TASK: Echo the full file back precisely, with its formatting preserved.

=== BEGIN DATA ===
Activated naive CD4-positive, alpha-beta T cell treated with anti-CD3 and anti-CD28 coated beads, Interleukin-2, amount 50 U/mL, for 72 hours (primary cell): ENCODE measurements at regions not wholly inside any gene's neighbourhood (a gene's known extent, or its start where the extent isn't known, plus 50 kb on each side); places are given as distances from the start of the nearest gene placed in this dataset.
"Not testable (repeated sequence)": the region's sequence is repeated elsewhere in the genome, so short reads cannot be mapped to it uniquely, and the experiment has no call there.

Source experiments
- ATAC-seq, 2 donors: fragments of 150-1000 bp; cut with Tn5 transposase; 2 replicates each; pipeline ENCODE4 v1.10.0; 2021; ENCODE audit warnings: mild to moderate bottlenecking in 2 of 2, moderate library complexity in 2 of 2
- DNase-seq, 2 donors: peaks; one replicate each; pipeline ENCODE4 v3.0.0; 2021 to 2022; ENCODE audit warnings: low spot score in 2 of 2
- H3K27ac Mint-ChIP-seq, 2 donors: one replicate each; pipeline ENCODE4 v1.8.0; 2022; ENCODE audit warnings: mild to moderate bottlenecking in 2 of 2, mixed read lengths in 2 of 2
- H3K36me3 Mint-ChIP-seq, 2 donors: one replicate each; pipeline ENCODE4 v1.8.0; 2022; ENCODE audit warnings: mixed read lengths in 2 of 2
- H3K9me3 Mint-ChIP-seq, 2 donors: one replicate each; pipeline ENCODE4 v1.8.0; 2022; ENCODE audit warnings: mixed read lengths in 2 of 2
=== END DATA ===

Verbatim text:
Activated naive CD4-positive, alpha-beta T cell treated with anti-CD3 and anti-CD28 coated beads, Interleukin-2, amount 50 U/mL, for 72 hours (primary cell): ENCODE measurements at regions not wholly inside any gene's neighbourhood (a gene's known extent, or its start where the extent isn't known, plus 50 kb on each side); places are given as distances from the start of the nearest gene placed in this dataset.
"Not testable (repeated sequence)": the region's sequence is repeated elsewhere in the genome, so short reads cannot be mapped to it uniquely, and the experiment has no call there.

Source experiments
- ATAC-seq, 2 donors: fragments of 150-1000 bp; cut with Tn5 transposase; 2 replicates each; pipeline ENCODE4 v1.10.0; 2021; ENCODE audit warnings: mild to moderate bottlenecking in 2 of 2, moderate library complexity in 2 of 2
- DNase-seq, 2 donors: peaks; one replicate each; pipeline ENCODE4 v3.0.0; 2021 to 2022; ENCODE audit warnings: low spot score in 2 of 2
- H3K27ac Mint-ChIP-seq, 2 donors: one replicate each; pipeline ENCODE4 v1.8.0; 2022; ENCODE audit warnings: mild to moderate bottlenecking in 2 of 2, mixed read lengths in 2 of 2
- H3K36me3 Mint-ChIP-seq, 2 donors: one replicate each; pipeline ENCODE4 v1.8.0; 2022; ENCODE audit warnings: mixed read lengths in 2 of 2
- H3K9me3 Mint-ChIP-seq, 2 donors: one replicate each; pipeline ENCODE4 v1.8.0; 2022; ENCODE audit warnings: mixed read lengths in 2 of 2